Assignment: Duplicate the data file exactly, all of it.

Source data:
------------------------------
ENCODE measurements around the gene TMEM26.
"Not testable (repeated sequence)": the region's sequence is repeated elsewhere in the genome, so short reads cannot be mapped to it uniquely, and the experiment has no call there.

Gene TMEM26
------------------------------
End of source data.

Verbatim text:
ENCODE measurements around the gene TMEM26.
"Not testable (repeated sequence)": the region's sequence is repeated elsewhere in the genome, so short reads cannot be mapped to it uniquely, and the experiment has no call there.

Gene TMEM26